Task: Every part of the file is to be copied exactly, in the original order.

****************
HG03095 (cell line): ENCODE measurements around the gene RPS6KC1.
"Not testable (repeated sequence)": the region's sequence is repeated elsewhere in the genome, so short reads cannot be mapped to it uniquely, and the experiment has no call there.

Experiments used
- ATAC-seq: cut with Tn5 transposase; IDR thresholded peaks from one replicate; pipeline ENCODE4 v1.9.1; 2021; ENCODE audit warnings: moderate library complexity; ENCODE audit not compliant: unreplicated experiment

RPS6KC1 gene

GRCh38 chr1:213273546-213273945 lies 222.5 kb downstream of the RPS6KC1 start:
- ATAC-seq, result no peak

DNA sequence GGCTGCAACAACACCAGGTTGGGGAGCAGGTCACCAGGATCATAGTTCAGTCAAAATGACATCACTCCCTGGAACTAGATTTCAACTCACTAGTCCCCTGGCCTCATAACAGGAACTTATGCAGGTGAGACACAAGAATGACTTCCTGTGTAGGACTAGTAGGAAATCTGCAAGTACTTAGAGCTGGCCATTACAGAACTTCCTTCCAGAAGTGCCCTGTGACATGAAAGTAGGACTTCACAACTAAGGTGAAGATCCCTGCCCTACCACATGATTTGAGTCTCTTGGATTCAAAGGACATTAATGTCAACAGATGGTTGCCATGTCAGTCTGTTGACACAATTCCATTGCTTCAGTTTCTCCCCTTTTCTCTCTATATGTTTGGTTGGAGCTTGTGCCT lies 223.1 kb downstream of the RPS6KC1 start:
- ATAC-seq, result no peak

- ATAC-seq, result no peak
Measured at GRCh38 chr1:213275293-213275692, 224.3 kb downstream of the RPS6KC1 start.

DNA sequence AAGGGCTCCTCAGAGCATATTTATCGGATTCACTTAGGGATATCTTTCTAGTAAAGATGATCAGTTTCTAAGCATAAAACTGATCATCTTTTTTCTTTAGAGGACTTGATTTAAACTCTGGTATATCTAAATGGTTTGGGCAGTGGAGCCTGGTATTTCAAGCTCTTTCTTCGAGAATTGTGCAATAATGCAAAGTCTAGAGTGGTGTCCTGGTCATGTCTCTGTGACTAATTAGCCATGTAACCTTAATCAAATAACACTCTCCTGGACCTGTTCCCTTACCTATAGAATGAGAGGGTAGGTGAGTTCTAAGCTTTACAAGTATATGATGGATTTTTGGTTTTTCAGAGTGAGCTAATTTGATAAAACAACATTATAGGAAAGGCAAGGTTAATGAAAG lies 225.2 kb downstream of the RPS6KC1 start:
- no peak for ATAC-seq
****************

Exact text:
HG03095 (cell line): ENCODE measurements around the gene RPS6KC1.
"Not testable (repeated sequence)": the region's sequence is repeated elsewhere in the genome, so short reads cannot be mapped to it uniquely, and the experiment has no call there.

Experiments used
- ATAC-seq: cut with Tn5 transposase; IDR thresholded peaks from one replicate; pipeline ENCODE4 v1.9.1; 2021; ENCODE audit warnings: moderate library complexity; ENCODE audit not compliant: unreplicated experiment

RPS6KC1 gene

GRCh38 chr1:213273546-213273945 lies 222.5 kb downstream of the RPS6KC1 start:
- ATAC-seq, result no peak

DNA sequence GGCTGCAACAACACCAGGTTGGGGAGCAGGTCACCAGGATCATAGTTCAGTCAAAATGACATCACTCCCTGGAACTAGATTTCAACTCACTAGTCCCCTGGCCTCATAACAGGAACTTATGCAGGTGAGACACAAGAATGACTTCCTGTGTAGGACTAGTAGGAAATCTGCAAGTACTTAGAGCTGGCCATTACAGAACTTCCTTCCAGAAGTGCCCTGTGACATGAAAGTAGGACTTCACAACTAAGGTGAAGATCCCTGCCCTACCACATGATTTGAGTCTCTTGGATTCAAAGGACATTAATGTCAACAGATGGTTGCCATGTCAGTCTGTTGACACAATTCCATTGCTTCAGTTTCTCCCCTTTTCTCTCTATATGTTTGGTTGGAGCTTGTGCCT lies 223.1 kb downstream of the RPS6KC1 start:
- ATAC-seq, result no peak

- ATAC-seq, result no peak
Measured at GRCh38 chr1:213275293-213275692, 224.3 kb downstream of the RPS6KC1 start.

DNA sequence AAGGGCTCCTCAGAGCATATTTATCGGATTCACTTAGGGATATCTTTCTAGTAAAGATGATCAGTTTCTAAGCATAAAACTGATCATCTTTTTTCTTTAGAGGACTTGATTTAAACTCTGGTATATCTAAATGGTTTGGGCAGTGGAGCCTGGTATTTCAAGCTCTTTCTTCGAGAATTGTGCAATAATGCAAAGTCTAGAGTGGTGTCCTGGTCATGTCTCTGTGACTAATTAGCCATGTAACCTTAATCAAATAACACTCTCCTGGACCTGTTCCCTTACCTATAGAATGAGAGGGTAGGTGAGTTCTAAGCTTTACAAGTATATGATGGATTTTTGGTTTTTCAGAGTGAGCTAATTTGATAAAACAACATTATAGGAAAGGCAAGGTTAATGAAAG lies 225.2 kb downstream of the RPS6KC1 start:
- no peak for ATAC-seq